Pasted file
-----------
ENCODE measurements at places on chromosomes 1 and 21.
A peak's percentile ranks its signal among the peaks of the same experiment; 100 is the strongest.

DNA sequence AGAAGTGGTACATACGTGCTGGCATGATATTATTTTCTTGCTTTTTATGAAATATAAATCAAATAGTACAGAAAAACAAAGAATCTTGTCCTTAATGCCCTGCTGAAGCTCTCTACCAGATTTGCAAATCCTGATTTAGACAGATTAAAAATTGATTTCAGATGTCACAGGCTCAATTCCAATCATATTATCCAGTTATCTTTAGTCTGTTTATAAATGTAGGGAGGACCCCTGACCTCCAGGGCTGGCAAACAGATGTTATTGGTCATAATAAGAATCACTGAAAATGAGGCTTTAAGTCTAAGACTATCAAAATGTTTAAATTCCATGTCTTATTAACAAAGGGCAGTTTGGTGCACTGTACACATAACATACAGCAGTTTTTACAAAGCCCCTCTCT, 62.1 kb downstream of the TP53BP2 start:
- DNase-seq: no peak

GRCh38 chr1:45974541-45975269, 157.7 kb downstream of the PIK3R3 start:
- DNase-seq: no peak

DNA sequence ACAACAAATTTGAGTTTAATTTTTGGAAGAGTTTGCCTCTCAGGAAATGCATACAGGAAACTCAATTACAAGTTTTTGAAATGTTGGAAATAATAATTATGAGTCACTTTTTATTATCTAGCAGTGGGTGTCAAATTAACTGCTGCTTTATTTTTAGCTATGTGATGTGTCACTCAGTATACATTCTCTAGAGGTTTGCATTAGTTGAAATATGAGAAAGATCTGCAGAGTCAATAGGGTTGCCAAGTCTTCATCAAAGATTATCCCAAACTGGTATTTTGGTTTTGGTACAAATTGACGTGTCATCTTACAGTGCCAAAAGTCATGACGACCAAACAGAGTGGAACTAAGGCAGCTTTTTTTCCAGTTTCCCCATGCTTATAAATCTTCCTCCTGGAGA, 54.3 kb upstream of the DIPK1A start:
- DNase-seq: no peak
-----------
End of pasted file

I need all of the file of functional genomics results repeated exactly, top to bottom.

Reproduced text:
ENCODE measurements at places on chromosomes 1 and 21.
A peak's percentile ranks its signal among the peaks of the same experiment; 100 is the strongest.

DNA sequence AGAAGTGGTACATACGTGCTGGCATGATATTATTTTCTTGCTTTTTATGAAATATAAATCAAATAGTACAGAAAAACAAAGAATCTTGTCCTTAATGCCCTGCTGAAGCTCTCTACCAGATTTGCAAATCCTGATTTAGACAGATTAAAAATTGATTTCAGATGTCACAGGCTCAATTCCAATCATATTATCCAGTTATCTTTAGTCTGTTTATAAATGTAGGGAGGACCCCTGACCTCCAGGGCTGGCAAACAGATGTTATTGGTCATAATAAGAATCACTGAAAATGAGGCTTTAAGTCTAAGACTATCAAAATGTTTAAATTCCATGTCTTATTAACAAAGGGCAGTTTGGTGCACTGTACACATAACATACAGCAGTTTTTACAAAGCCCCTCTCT, 62.1 kb downstream of the TP53BP2 start:
- DNase-seq: no peak

GRCh38 chr1:45974541-45975269, 157.7 kb downstream of the PIK3R3 start:
- DNase-seq: no peak

DNA sequence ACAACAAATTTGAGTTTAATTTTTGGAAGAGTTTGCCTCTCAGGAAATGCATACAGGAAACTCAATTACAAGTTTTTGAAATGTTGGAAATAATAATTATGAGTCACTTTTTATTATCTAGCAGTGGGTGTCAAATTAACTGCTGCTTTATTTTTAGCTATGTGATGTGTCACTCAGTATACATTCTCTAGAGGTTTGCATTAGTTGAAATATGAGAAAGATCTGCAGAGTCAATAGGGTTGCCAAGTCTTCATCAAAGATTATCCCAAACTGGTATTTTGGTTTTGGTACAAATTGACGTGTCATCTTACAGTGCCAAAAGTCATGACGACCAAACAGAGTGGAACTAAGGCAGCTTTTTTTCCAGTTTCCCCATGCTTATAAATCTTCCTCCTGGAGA, 54.3 kb upstream of the DIPK1A start:
- DNase-seq: no peak